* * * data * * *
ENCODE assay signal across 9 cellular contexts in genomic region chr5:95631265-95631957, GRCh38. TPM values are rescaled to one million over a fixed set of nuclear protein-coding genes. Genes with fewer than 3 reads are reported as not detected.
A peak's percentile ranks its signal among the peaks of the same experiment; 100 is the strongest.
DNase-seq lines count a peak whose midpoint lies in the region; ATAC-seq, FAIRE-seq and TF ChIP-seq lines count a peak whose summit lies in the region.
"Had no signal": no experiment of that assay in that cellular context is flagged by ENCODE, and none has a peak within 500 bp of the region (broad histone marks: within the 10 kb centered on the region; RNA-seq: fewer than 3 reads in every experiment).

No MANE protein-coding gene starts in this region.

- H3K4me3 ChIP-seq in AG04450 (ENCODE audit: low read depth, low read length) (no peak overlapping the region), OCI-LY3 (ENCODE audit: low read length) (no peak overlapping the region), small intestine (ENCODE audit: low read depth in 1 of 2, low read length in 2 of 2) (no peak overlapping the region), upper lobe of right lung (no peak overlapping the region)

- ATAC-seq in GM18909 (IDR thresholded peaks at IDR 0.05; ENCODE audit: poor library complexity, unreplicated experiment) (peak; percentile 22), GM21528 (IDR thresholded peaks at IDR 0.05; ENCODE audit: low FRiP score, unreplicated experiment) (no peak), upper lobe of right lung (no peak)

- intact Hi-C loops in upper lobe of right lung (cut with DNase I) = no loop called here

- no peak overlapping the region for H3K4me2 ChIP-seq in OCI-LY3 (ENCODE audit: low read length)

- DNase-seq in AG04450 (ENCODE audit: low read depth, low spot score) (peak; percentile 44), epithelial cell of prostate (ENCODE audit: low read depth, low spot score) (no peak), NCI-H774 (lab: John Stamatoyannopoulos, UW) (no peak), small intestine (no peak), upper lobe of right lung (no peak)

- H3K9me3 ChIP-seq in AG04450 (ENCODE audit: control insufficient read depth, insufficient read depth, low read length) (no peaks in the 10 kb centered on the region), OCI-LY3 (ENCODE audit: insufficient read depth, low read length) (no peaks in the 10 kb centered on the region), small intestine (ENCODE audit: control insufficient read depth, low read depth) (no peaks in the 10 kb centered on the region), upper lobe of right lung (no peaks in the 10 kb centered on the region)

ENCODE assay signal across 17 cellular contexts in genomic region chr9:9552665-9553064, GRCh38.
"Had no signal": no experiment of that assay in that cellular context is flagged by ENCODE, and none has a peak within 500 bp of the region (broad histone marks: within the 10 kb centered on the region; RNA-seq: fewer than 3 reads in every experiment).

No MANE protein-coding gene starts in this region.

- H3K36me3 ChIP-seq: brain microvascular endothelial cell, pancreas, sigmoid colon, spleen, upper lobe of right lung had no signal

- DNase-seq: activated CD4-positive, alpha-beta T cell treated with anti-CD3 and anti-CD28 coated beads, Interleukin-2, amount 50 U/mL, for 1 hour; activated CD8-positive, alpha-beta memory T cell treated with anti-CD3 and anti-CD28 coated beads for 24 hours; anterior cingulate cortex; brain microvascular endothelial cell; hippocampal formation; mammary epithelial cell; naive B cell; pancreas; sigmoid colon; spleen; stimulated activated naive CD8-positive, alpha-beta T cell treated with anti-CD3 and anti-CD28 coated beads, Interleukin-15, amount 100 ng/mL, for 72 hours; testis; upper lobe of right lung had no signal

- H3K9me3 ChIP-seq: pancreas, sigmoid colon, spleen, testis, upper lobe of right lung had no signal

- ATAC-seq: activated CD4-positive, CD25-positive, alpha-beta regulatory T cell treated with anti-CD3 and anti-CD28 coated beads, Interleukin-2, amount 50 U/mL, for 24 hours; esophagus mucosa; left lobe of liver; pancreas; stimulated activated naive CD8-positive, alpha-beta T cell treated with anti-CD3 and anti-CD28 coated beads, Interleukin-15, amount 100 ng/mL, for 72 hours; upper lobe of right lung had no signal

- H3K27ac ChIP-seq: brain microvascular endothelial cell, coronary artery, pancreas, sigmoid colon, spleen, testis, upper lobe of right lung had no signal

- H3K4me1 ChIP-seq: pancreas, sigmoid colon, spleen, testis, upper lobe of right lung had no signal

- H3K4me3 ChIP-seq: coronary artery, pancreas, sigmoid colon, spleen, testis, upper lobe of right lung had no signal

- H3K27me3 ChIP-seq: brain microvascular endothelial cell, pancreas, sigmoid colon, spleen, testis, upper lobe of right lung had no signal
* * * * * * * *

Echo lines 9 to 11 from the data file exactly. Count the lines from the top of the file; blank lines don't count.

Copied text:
- no peak overlapping the region for H3K4me2 ChIP-seq in OCI-LY3 (ENCODE audit: low read length)

- DNase-seq in AG04450 (ENCODE audit: low read depth, low spot score) (peak; percentile 44), epithelial cell of prostate (ENCODE audit: low read depth, low spot score) (no peak), NCI-H774 (lab: John Stamatoyannopoulos, UW) (no peak), small intestine (no peak), upper lobe of right lung (no peak)

- H3K9me3 ChIP-seq in AG04450 (ENCODE audit: control insufficient read depth, insufficient read depth, low read length) (no peaks in the 10 kb centered on the region), OCI-LY3 (ENCODE audit: insufficient read depth, low read length) (no peaks in the 10 kb centered on the region), small intestine (ENCODE audit: control insufficient read depth, low read depth) (no peaks in the 10 kb centered on the region), upper lobe of right lung (no peaks in the 10 kb centered on the region)